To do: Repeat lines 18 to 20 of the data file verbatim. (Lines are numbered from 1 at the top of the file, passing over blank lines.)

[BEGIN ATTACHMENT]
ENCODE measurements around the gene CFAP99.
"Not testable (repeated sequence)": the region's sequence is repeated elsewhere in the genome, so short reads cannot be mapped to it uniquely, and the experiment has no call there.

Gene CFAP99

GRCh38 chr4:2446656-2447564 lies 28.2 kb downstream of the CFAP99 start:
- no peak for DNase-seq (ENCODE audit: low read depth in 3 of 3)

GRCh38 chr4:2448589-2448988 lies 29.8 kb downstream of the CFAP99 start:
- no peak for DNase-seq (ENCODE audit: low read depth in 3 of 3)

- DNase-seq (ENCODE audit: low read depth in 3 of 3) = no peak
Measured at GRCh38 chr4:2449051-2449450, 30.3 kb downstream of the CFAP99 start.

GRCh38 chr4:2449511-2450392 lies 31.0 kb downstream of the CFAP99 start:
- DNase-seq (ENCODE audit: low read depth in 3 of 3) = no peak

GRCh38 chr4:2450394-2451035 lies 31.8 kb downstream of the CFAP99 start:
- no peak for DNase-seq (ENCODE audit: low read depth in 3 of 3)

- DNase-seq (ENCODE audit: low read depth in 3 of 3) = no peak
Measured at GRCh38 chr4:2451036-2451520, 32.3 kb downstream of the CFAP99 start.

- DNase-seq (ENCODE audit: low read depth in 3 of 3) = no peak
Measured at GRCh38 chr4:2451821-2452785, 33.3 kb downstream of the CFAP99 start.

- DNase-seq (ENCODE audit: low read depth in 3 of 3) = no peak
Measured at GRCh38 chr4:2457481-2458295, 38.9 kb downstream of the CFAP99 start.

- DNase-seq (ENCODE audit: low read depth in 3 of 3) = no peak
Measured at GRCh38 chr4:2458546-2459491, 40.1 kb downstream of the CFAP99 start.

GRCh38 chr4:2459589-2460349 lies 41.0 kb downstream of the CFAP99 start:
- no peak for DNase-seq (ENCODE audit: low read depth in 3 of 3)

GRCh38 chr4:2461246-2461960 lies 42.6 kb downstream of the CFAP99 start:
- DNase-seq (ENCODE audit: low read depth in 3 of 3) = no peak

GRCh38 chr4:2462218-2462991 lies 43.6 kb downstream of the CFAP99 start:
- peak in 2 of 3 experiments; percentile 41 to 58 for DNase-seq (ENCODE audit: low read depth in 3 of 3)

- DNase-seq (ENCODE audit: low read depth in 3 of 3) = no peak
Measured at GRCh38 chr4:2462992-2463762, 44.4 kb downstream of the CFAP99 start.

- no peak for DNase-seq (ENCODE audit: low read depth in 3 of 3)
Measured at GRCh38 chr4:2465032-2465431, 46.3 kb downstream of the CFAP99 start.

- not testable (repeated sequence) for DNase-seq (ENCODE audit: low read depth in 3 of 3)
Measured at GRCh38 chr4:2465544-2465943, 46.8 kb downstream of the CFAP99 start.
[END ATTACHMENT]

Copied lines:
- DNase-seq (ENCODE audit: low read depth in 3 of 3) = no peak
Measured at GRCh38 chr4:2457481-2458295, 38.9 kb downstream of the CFAP99 start.

- DNase-seq (ENCODE audit: low read depth in 3 of 3) = no peak